Dealing in living wildlife is no piece of cake. Imagine having started a new tropical fish store in the middle of winter, in Fridley, and having your furnace go out in the middle of the night. Yikes!
Discovery Aquatics—at Moon Plaza between Plaza Cleaners and Universal Hair Studios—is now open for business despite this calamity. The former tenant’s sign still hangs above the store for the time being: "Moloney Securities."
For now, Clint Anderson, the owner and driving force of Discovery Aquatics, has a showroom of saltwater corals, fishes and turbinid snails. Freshwater fishes and other freshwater stock (including snails and aquatic plants) are planned for later.
Anderson has been an avid saltwater enthusiast for 10 years. Besides his new brick-and-mortar store, he establishes and manages saltwater aquaria in doctors' offices and business lobbies across the metro.
Seeing living wildlife that is not from our local habitat is a reminder of a bigger world.
The small corals at Discovery Aquatics survived the temperature fluctuation and are stunningly beautiful and diverse. They are starter corals, termed "frags" (fragments). Though they look plant-like, swaying with the gentle current, they are actually animals.
Anderson and his assistant, Terry (who didn't give his last name), said there are two broad categories of aquarium corals: "hard" and "soft." Hard corals draw calcium out of the water to construct their skeletal system and they grow slowly. Soft corals do not—and are capable of much faster growth.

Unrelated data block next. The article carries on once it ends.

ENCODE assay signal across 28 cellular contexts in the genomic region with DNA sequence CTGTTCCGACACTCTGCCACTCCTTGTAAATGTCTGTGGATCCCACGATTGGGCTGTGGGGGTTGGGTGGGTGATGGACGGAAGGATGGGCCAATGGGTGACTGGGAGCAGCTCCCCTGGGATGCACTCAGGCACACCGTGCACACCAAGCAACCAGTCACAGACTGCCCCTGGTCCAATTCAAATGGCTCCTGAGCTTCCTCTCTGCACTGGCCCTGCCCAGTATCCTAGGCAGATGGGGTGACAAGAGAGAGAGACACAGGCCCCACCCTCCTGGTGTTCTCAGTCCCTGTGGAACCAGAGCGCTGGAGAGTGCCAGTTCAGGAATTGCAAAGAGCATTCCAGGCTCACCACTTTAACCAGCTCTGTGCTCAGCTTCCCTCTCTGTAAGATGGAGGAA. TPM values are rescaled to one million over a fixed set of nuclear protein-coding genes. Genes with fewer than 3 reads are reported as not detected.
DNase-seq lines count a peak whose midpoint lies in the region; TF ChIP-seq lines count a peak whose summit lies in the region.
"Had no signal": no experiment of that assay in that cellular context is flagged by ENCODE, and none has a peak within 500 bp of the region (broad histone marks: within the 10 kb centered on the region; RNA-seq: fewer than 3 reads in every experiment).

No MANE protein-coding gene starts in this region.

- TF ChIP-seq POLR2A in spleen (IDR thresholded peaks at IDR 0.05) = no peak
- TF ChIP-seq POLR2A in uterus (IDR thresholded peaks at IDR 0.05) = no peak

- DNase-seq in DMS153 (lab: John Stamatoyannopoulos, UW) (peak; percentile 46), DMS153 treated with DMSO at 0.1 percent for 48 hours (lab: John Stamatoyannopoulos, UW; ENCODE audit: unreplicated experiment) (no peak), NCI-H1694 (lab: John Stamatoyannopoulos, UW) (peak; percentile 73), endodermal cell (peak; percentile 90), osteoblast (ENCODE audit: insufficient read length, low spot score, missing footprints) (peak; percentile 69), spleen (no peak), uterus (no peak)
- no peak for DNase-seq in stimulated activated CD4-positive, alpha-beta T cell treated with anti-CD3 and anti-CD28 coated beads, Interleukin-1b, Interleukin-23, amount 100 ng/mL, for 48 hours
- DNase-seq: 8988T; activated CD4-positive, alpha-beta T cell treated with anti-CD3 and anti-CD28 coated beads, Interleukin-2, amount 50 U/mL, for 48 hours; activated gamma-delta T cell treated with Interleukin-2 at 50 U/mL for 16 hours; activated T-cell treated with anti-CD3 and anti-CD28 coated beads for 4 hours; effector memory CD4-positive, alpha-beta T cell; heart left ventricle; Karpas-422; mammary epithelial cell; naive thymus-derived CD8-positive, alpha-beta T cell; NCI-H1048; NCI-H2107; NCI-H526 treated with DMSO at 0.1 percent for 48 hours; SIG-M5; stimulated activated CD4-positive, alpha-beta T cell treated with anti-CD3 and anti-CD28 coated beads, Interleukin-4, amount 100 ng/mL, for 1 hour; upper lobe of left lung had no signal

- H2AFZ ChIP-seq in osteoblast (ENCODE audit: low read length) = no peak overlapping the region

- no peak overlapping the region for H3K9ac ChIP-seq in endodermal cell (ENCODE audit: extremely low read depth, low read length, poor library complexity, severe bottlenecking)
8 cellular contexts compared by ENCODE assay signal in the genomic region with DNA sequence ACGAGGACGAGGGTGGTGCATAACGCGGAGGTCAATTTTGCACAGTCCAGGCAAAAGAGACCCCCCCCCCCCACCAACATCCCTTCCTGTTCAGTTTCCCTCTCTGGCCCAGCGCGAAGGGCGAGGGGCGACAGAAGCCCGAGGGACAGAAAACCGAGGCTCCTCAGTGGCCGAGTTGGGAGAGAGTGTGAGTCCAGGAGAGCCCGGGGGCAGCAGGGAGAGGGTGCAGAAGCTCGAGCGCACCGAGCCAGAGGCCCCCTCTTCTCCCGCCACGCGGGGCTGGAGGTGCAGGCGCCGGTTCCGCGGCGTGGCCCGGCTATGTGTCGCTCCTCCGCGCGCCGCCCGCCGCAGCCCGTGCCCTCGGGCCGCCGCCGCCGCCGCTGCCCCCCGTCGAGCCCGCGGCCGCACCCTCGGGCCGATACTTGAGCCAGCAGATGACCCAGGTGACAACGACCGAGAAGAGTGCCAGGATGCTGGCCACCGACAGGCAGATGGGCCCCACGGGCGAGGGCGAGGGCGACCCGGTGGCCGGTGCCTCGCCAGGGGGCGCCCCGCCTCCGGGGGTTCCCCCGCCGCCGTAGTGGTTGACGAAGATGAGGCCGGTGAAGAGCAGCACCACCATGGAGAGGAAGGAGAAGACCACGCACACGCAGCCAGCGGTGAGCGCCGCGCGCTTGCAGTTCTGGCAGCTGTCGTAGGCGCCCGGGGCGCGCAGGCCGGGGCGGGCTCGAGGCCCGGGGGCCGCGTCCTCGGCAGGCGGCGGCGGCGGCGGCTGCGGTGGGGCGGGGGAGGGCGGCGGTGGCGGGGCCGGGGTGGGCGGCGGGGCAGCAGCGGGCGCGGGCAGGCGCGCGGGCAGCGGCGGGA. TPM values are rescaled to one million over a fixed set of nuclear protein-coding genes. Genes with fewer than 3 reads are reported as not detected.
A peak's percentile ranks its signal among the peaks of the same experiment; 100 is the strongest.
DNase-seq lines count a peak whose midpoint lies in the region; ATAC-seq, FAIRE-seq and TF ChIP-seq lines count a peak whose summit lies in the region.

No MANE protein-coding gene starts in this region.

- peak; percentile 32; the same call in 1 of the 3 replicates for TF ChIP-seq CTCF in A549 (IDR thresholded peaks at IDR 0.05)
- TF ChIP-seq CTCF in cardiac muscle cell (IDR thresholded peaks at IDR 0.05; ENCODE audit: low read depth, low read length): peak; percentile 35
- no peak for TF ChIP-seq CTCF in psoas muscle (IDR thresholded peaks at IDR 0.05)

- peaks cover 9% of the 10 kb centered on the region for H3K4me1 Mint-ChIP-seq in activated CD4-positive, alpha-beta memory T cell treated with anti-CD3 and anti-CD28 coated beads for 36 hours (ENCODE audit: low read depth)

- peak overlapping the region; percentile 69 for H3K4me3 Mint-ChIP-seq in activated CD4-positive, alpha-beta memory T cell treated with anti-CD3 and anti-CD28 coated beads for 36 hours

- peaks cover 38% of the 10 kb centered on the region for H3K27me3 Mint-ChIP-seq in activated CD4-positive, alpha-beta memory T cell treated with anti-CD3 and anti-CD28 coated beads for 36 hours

Individual frags cost between $20–60 depending on species, color and size.
Saltwater aquariasts must invest more in their systems than their freshwater counterparts. This upgrade is most often paid by freshwater tank owners after they succumb to the behavioral charms of a clown fish or of some other saltwater beauty, according to Anderson. The higher price is because water quality management and filtration equipment is more complicated in saltwater systems.
Anderson and Terry are at an early stage of planning out their new Discovery Aquatics space, which recently relocated from Anoka. They have more aquaria to install and plumb, shelving to construct, pricing systems to work out, and pet-store personalization to achieve.
When they get closer to Anderson’s goal, there will be a grand opening event to kick off one of the largest saltwater-focused aquarium shops north of downtown Minneapolis. A Jan. 29 swap meet for aquarium enthusiasts will be a big milestone for the new location.
But already, in winter, in Fridley, there is a place to go for live, tropical corals.